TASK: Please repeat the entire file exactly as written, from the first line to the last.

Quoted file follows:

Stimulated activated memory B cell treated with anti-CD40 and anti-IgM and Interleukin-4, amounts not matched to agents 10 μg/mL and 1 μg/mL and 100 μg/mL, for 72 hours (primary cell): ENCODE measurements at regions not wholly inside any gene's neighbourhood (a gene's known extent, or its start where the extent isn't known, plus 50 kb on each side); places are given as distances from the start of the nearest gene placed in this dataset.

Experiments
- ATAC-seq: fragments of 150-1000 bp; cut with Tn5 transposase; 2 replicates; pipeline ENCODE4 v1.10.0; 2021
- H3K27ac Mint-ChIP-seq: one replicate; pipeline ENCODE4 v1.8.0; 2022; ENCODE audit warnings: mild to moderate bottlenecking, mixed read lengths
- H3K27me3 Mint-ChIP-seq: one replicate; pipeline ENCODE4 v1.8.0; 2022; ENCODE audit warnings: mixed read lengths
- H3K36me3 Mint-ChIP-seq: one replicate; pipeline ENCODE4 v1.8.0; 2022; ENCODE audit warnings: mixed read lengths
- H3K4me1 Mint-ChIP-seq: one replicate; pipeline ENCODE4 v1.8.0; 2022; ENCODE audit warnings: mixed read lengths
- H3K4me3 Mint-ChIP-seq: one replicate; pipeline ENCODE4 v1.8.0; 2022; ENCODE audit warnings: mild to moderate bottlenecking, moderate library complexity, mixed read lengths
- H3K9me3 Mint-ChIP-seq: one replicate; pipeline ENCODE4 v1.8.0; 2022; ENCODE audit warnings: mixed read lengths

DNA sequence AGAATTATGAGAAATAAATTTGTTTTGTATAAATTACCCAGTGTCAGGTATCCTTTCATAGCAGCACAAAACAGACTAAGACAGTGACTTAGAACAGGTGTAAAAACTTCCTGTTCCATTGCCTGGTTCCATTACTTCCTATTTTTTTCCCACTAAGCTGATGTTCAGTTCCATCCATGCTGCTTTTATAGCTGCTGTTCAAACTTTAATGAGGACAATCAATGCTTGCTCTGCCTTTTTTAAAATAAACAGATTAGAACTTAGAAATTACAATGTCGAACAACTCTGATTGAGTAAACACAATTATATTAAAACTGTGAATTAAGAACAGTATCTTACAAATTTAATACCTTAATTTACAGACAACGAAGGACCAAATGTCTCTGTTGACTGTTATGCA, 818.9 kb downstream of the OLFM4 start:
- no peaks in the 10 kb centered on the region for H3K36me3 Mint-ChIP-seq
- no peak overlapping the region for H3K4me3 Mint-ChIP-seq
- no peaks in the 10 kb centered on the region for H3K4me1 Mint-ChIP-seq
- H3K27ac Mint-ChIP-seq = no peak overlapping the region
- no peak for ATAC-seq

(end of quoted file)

Stimulated activated memory B cell treated with anti-CD40 and anti-IgM and Interleukin-4, amounts not matched to agents 10 μg/mL and 1 μg/mL and 100 μg/mL, for 72 hours (primary cell): ENCODE measurements at regions not wholly inside any gene's neighbourhood (a gene's known extent, or its start where the extent isn't known, plus 50 kb on each side); places are given as distances from the start of the nearest gene placed in this dataset.

Experiments
- ATAC-seq: fragments of 150-1000 bp; cut with Tn5 transposase; 2 replicates; pipeline ENCODE4 v1.10.0; 2021
- H3K27ac Mint-ChIP-seq: one replicate; pipeline ENCODE4 v1.8.0; 2022; ENCODE audit warnings: mild to moderate bottlenecking, mixed read lengths
- H3K27me3 Mint-ChIP-seq: one replicate; pipeline ENCODE4 v1.8.0; 2022; ENCODE audit warnings: mixed read lengths
- H3K36me3 Mint-ChIP-seq: one replicate; pipeline ENCODE4 v1.8.0; 2022; ENCODE audit warnings: mixed read lengths
- H3K4me1 Mint-ChIP-seq: one replicate; pipeline ENCODE4 v1.8.0; 2022; ENCODE audit warnings: mixed read lengths
- H3K4me3 Mint-ChIP-seq: one replicate; pipeline ENCODE4 v1.8.0; 2022; ENCODE audit warnings: mild to moderate bottlenecking, moderate library complexity, mixed read lengths
- H3K9me3 Mint-ChIP-seq: one replicate; pipeline ENCODE4 v1.8.0; 2022; ENCODE audit warnings: mixed read lengths

DNA sequence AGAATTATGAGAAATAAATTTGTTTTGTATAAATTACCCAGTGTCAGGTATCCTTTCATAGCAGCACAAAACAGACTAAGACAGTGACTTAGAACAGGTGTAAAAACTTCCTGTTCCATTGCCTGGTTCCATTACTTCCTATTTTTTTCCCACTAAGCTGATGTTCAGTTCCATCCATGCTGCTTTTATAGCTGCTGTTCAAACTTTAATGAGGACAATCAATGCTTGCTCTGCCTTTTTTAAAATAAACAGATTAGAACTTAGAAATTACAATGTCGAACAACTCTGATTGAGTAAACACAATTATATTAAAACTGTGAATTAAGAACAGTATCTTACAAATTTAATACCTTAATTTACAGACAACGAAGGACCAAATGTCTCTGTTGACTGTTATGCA, 818.9 kb downstream of the OLFM4 start:
- no peaks in the 10 kb centered on the region for H3K36me3 Mint-ChIP-seq
- no peak overlapping the region for H3K4me3 Mint-ChIP-seq
- no peaks in the 10 kb centered on the region for H3K4me1 Mint-ChIP-seq
- H3K27ac Mint-ChIP-seq = no peak overlapping the region
- no peak for ATAC-seq